Soldier battles a formidable enemy

Soldier battles a formidable enemy
Sgt. Robert L. Jones Jr. (we called him Bobby after the noted golfer) was – to my way of thinking – a real hero in World War II and the Korean conflict.

He survived several months as a prisoner of the Germans in World War II and as an Army reservist – he was recalled for service in Korea. There he ended up as a half-starved prisoner of the Chinese Reds. But before that he faced another "enemy" in the training fields of Texas.

I don't know if it was in a place rightly called "Hell's Acres" where we had a bivouac area, but somewhere he crawled through a patch of weeds known as poison ivy.


I think we had been told to look out for "leaves of three, beware of me." But Jonesy wasn't counting leaves that day.

Somehow the colorless (or slightly yellow) oil that oozed out of the crushed leaves and stems of the plant did the job. I can still see him covered from head to toe with the white Calamine lotion which was the Army's way of fighting the rash and "terrible itching" which Bobby was exposed to.

All I know is that Jonesy's episode caused the rest of us to be mighty careful as to where we laid our bodies down after that.

We listened carefully when our officers warned us of the burning bushes all around us. We learned real fast to count to three because that's how many leaves the poison ivy and poison oak had waiting for us as we trained to fight the Nazis instead of learning to scratch the itch which took 10 or more days to heal.

The culprit was an oil called urushiol which is found in the sap of poison ivy, poison oak or poison sumac. It is spread most effectively by touching the sap of the toxic plant. It also can be spread by indirect contact, which comes in contact with the oil-like boots or fatigues.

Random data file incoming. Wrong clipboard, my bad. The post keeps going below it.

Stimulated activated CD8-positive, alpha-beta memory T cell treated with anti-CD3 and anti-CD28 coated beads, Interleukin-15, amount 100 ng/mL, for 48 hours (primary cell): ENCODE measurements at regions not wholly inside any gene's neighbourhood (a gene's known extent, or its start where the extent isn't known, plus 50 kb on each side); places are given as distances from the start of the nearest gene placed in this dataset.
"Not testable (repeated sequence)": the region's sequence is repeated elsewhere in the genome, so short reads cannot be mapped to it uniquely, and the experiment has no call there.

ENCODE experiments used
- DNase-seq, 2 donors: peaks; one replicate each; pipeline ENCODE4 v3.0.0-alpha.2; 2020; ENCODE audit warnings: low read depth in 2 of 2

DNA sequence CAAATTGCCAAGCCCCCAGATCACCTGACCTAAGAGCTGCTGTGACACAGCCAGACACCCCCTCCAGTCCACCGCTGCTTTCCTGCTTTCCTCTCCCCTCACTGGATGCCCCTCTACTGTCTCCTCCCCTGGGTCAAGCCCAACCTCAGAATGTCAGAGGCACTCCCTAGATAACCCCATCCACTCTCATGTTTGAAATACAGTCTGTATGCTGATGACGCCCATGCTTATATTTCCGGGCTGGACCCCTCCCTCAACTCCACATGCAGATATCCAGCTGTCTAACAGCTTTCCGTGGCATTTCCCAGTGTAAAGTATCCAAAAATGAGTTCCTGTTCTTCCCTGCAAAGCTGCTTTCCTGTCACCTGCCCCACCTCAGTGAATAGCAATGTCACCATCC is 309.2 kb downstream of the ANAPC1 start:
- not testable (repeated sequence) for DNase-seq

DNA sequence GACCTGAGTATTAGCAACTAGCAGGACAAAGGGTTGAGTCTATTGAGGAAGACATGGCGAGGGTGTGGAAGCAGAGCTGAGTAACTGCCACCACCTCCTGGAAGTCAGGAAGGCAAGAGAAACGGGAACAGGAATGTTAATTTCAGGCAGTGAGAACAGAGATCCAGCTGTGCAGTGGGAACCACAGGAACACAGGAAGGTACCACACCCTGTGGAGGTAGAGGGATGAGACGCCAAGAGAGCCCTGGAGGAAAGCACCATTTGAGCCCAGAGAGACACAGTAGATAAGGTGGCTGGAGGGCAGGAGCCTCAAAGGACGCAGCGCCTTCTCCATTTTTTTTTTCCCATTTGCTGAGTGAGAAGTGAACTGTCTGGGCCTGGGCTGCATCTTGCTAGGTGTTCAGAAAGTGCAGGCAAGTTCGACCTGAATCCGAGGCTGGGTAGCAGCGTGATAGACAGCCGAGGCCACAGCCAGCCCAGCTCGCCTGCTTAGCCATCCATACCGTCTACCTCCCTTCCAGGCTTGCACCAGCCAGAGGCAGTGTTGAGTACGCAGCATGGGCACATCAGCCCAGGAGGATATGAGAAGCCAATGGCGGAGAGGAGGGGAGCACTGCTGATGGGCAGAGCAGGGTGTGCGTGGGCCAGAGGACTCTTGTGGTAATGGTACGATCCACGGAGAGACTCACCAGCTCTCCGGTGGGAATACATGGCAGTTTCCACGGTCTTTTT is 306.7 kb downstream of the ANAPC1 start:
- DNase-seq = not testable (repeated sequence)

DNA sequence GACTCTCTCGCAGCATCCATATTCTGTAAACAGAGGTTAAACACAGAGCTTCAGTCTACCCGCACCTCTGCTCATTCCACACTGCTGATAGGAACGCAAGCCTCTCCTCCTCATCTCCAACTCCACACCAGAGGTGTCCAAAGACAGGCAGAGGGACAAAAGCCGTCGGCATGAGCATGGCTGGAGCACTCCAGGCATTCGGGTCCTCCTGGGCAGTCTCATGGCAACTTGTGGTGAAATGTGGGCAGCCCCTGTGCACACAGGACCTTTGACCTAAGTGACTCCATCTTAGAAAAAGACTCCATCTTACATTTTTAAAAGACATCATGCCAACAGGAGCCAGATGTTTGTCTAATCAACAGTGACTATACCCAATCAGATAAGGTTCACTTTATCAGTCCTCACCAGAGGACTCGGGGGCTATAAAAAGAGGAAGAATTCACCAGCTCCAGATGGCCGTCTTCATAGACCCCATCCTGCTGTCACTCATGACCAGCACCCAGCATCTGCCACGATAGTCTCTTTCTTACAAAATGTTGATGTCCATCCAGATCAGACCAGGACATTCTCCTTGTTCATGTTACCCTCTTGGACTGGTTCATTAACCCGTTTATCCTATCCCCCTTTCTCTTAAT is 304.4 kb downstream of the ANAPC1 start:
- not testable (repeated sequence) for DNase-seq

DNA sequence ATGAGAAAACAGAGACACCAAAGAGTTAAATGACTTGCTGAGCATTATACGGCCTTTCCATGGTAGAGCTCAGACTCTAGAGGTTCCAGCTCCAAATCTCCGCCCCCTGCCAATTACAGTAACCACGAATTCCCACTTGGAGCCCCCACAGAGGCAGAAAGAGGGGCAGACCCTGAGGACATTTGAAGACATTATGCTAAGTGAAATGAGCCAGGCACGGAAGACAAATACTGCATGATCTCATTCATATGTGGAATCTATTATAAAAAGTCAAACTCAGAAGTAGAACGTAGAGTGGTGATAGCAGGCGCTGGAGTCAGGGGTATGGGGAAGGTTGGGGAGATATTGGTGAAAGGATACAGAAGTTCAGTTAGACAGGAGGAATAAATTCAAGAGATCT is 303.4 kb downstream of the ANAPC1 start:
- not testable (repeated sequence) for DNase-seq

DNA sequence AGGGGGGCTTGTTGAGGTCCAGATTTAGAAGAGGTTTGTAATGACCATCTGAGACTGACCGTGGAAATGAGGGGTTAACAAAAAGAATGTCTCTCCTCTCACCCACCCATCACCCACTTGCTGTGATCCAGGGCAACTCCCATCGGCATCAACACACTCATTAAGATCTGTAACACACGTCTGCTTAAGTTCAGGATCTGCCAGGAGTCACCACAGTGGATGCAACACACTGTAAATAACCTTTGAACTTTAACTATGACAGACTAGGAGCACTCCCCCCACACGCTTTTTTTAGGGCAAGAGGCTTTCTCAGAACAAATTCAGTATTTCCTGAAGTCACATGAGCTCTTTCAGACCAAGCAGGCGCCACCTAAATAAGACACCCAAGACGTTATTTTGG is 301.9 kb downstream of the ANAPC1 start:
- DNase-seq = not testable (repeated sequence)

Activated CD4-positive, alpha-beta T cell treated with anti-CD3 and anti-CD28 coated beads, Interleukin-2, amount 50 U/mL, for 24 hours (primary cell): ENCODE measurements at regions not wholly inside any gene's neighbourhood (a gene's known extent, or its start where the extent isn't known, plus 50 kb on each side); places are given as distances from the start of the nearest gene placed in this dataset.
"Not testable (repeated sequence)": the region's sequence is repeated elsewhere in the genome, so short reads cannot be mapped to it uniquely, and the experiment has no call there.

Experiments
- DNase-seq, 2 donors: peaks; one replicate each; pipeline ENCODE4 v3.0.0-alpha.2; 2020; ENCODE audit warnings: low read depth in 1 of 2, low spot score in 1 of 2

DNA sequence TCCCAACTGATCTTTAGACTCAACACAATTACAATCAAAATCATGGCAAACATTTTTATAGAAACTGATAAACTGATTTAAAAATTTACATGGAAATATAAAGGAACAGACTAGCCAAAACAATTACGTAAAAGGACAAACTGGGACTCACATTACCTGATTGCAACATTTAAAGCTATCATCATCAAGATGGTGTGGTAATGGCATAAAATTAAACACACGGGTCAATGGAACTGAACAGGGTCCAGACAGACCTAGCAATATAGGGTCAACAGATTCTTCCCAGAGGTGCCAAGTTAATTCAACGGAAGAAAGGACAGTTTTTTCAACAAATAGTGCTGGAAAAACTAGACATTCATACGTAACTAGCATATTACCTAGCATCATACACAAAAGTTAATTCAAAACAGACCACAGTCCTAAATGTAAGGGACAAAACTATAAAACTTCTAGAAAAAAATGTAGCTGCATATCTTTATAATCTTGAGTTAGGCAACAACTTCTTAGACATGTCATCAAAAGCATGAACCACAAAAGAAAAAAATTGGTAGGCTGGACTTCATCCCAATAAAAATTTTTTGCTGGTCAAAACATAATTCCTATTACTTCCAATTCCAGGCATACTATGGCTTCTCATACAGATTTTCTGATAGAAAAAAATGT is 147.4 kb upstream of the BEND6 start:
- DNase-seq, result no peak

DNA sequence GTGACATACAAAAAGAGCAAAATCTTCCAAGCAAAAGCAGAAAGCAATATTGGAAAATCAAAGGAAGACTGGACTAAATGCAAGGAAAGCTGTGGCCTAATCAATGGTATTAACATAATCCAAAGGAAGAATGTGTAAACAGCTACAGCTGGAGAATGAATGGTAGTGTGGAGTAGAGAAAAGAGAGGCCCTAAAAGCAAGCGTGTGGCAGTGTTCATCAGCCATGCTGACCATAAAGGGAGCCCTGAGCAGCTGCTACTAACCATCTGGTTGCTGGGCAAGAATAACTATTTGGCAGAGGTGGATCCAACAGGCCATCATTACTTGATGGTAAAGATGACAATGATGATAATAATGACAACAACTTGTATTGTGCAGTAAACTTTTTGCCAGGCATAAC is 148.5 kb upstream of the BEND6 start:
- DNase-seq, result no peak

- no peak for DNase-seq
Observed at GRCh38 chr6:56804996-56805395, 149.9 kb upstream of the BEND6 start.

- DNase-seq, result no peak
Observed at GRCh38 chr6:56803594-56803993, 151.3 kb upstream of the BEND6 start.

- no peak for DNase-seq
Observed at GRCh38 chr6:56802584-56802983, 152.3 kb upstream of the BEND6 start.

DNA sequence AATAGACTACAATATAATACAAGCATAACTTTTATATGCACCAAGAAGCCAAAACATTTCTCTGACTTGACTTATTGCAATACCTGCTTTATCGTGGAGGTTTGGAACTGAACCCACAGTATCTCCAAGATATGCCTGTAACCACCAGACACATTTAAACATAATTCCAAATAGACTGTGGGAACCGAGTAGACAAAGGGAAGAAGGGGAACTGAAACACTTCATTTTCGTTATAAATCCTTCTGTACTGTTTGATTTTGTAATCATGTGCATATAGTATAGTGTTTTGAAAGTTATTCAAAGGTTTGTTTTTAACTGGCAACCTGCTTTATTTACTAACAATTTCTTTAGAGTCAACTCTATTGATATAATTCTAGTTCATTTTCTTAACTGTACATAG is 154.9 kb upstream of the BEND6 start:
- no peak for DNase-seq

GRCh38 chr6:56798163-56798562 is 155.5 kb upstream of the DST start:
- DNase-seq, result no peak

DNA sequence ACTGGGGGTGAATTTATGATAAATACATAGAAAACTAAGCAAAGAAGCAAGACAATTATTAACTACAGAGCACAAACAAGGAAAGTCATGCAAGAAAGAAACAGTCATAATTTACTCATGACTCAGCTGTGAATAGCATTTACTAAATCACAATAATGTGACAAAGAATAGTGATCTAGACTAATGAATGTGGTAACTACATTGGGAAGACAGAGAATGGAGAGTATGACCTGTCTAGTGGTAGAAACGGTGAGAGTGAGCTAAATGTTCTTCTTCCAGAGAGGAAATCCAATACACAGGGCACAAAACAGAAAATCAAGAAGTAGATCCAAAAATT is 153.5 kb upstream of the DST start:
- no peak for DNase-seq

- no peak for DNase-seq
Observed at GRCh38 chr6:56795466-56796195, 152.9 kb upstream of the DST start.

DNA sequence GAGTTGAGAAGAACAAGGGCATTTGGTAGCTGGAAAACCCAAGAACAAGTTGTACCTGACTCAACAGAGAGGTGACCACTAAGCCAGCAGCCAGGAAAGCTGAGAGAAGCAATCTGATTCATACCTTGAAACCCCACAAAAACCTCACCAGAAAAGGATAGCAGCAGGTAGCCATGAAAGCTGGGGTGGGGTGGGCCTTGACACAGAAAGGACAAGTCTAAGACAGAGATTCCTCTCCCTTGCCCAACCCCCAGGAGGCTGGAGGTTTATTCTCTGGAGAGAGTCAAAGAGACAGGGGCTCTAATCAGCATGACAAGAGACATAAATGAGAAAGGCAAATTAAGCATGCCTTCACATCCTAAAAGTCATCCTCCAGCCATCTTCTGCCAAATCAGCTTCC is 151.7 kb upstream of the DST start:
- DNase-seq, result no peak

Once the oil touches the skin, it begins to penetrate quite quickly. A rash then appears, followed by swelling and blisters.

People who are sensitive to a poison ivy attack tend to lose their sensitivity as they get older. Apparently Bobby Jones was very allergic to the oil because none of the rest of the guys in our outfit got it, and we were about the same age as he.

As a kid growing up in South Dakota I already had been exposed lots of times, when playing ball or roaming through the underbrush along the Jim River. I had a defense against poison ivy and didn't know it!

Sergeant Jones went on to fight a couple of wars, but – as far as I know – he never had another attack of poison ivy. He always said, "The Chinese were bad enough!"

© 2008 Robert F. Karolevitz

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